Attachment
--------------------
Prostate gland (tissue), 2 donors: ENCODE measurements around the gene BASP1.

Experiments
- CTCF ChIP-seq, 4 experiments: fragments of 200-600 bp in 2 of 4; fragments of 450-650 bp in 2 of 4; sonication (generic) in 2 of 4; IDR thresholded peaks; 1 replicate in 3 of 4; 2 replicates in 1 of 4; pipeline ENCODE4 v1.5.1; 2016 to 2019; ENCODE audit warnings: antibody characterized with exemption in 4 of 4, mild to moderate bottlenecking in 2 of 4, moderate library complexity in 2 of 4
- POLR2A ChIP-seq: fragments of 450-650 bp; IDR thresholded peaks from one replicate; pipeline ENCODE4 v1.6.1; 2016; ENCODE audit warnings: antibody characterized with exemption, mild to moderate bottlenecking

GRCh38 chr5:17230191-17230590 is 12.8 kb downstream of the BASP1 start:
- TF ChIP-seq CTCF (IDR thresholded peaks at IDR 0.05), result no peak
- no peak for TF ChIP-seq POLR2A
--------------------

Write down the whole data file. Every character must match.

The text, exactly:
Prostate gland (tissue), 2 donors: ENCODE measurements around the gene BASP1.

Experiments
- CTCF ChIP-seq, 4 experiments: fragments of 200-600 bp in 2 of 4; fragments of 450-650 bp in 2 of 4; sonication (generic) in 2 of 4; IDR thresholded peaks; 1 replicate in 3 of 4; 2 replicates in 1 of 4; pipeline ENCODE4 v1.5.1; 2016 to 2019; ENCODE audit warnings: antibody characterized with exemption in 4 of 4, mild to moderate bottlenecking in 2 of 4, moderate library complexity in 2 of 4
- POLR2A ChIP-seq: fragments of 450-650 bp; IDR thresholded peaks from one replicate; pipeline ENCODE4 v1.6.1; 2016; ENCODE audit warnings: antibody characterized with exemption, mild to moderate bottlenecking

GRCh38 chr5:17230191-17230590 is 12.8 kb downstream of the BASP1 start:
- TF ChIP-seq CTCF (IDR thresholded peaks at IDR 0.05), result no peak
- no peak for TF ChIP-seq POLR2A